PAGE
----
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How to spot a Lie on a Resume

How many resumes have you read in your life? Hundreds? Thousands? No matter the amount, do you know how to spot a lie on a resume?

According to data from ResumeLab, 36 percent of applicants openly admit to lying on their resumes. But when asked if they’d stretch the truth to seem more qualified, the results rise to 56 percent. Don’t ask me why percentages changed when lying was redefined as stretching the truth … .

That’s a huge number of people lying on their resumes. Or, ahem, stretching the truth. In all honesty, the best way to confirm that a resume is fully truthful is to perform due diligence and fact check each aspect of the document. But who has time for that?

As a short cut, here are seven ways to spot a lie on a resume without having to fact check every one that comes across your desk:


Your gut is usually correct. If you’re reading a resume and have a visceral reaction that something isn’t right, then listen to that feeling. That doesn’t necessarily mean the candidate goes to the “no” pile, but definitely the “maybe” pile. You can always fact check later if they still seem like a top candidate against the others, but don’t ignore your first impression.


More often than not, a quick Google or LinkedIn search will bring up a ton of information on a person. Look for discrepancies between their LinkedIn profile and their resume. It’s a huge red flag if the two don’t line up.

To keep from getting too paranoid, keep in mind that not everyone regularly updates their LinkedIn profiles. I came across a job hunter recently who hadn’t changed their location, which was an innocent, easily overlooked mistake.


Speaking of lining up, sometimes scanning through employment dates will get confusing and not make much sense. Is the candidate muddling information to hide gaps, job hopping or something else? Are they trying to stretch dates? It may be hard to say, but a lot of people have pretty straightforward career histories. If they don’t, dig a little deeper.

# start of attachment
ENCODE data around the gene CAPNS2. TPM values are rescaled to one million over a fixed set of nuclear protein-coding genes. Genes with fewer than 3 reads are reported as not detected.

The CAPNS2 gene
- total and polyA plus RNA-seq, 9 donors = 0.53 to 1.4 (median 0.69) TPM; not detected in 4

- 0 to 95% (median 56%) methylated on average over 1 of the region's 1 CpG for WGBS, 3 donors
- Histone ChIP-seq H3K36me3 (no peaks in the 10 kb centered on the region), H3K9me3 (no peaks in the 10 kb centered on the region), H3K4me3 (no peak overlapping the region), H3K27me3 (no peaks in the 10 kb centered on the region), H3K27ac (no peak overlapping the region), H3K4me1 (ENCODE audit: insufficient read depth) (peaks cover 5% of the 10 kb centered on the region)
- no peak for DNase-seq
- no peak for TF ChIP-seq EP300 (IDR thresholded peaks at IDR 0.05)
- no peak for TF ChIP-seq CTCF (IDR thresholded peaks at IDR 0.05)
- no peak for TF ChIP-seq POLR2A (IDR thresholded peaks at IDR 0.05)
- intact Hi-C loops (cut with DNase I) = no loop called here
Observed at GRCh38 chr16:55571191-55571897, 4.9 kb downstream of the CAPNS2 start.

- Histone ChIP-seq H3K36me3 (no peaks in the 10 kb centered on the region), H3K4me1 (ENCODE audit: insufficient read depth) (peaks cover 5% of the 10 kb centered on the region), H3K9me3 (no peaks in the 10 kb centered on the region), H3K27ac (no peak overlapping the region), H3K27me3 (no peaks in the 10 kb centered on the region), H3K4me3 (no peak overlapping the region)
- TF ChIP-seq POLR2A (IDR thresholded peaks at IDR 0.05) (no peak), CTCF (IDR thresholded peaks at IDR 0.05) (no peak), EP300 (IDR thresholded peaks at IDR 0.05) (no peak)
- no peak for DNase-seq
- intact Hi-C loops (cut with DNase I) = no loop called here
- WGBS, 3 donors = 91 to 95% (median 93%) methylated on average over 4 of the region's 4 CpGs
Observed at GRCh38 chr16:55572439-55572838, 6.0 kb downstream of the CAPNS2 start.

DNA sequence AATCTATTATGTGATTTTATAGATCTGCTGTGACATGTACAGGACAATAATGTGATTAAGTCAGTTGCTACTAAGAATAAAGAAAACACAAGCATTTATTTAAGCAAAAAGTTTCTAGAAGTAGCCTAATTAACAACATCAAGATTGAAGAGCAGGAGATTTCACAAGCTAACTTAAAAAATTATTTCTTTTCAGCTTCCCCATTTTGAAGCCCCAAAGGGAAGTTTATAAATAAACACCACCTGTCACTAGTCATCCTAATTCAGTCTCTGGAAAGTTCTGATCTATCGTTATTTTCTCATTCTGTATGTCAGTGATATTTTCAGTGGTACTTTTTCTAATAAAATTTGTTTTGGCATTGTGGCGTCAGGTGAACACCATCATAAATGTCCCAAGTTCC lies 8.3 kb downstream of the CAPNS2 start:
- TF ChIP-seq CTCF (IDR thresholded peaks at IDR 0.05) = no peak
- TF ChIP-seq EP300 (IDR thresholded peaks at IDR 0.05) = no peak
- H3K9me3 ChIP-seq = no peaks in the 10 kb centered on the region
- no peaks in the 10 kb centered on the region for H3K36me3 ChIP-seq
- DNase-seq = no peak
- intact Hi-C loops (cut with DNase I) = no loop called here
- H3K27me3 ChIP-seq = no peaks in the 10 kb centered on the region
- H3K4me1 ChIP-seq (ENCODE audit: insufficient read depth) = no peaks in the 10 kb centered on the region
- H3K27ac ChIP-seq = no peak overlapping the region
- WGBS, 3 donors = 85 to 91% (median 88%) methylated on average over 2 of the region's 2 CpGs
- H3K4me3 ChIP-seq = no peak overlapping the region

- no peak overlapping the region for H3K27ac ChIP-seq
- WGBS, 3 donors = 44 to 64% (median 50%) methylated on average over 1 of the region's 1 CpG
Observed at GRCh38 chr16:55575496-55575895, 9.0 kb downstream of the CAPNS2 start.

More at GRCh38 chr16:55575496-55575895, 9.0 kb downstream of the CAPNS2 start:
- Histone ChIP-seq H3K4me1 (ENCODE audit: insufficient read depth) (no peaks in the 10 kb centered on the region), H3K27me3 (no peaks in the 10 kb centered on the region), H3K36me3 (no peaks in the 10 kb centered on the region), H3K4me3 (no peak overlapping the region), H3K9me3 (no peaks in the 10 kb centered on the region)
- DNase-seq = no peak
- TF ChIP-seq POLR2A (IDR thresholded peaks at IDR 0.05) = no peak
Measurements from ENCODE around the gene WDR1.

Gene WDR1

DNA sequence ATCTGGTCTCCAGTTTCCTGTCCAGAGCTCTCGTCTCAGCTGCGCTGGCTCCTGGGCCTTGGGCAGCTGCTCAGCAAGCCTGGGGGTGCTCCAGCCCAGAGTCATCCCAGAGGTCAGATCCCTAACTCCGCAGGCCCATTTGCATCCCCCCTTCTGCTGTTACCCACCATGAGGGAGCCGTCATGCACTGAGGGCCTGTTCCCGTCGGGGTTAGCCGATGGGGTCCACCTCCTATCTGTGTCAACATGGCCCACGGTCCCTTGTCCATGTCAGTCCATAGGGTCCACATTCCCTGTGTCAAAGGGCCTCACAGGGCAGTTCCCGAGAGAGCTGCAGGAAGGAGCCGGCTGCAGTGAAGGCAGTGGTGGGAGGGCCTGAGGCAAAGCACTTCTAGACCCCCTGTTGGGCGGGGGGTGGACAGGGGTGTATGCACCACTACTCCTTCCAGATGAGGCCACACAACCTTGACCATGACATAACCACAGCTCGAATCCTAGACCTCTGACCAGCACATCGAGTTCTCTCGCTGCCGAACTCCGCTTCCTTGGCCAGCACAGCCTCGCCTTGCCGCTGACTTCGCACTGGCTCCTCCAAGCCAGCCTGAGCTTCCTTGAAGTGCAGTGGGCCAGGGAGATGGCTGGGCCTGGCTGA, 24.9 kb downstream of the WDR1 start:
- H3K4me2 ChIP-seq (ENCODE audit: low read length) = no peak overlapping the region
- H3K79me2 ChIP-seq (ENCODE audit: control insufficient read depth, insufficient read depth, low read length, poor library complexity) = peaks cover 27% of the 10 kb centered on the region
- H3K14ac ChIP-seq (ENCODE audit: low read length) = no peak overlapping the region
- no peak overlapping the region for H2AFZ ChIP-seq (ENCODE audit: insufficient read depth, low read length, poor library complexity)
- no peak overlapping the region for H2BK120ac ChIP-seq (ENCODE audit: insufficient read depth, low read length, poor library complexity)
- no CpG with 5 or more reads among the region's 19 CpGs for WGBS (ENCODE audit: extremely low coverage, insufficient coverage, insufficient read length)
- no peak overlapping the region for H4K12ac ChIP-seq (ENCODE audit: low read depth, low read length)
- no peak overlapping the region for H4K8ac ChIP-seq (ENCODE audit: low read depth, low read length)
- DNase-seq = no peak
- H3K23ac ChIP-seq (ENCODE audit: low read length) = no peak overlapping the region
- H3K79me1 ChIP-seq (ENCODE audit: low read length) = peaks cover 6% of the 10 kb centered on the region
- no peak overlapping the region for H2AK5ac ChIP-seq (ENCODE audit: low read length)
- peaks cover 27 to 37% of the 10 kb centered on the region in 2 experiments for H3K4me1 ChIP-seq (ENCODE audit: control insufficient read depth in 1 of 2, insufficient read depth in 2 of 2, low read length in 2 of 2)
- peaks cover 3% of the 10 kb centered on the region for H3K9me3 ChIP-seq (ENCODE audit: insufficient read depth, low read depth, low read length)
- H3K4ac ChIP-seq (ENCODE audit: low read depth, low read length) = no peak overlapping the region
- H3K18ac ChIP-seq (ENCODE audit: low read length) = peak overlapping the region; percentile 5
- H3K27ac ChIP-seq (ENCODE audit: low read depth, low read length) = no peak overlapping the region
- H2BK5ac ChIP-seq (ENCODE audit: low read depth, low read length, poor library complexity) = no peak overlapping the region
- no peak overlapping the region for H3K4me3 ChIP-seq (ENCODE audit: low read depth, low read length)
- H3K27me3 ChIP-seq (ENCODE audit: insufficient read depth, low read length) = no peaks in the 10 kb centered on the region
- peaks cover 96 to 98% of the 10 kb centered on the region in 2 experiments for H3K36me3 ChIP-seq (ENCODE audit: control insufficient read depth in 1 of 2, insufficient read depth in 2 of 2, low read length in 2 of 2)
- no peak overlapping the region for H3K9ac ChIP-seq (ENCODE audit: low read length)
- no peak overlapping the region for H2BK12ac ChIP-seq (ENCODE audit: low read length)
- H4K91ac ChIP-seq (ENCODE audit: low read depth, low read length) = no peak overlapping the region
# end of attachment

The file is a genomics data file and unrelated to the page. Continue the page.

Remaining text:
Too many candidates are copying and pasting the employer’s job descriptions straight into the experience section of their resumes. I’m not sure if that can be blamed on the rise of advice that resumes need to be tailored to job positions or not, but it isn’t uncommon.

If you come across one of these, I would be concerned that they’re omitting something about themselves.


Big jumps in job titles in a very short period of time, either at one employer or between two companies, is worrisome. There is a certain progression of titles in almost every industry. For example, moving from an HR assistant to an HR director may be a lie on a candidate’s resume.

I’m not saying this type of career progression is completely impossible, especially if the candidate moved from a large company to a small one. But one common trait among job seekers who stretch the truth on a resume is an inflated job title. As one career guidance expert says, “some people give themselves the title they feel they deserve on their resume instead of the actual title they had.”


Many job hunters’ highest level of education is a high school degree or the equivalent. Yet many employers still require a college degree.

Look out for candidates who add education in a vague manner, such as:


Did this applicant earn a degree? If so, what year? The interviewer won’t know because it’s not specified. Consider this a red flag.


A survey by OfficeTeam found that 76 percent of people expanded the truth in the experience section of their resume, while 55 percent lied about their duties. A huge red flag is when you see achievements, duties and descriptions that don’t match the job title.

What if You Catch a Lie?

Now that you are familiar with how to spot a lie, here are three ways to catch the culprit in the act of lying:


People tend to be more honest in the morning. According to, people are 20 percent to 50 percent more likely to lie in the afternoon. They say this is because as the day wears on, people become more tired, and their ethics and morals begin to slip.


This isn’t as easy as it used to be given pandemic restrictions and remote work, but you can still host a video conferencing interview to get the same effect. If the person resists doing either an in-person or video conferencing interview and keeps pushing for e-mail communication or texting, consider this a huge red flag. It’s easy to hide behind screens and much harder to lie face-to-face.


There is an abundance of testing tools available to administer during an interview. SHRM has a great member-only toolkit with a ton of information about pre-employment skills testing. So, if you’re questioning the validity of the person’s experience and skills, consider testing their skills right away.

It’s good to have a healthy dose of skepticism when reading resumes. But getting too paranoid will add quite a bit of time and energy to reviewing candidate profiles. Use these tips as a guideline when something isn’t sitting right while you’re reading resumes. And be sure to trust your gut.

reprinted with permission from SHRM 03.2023

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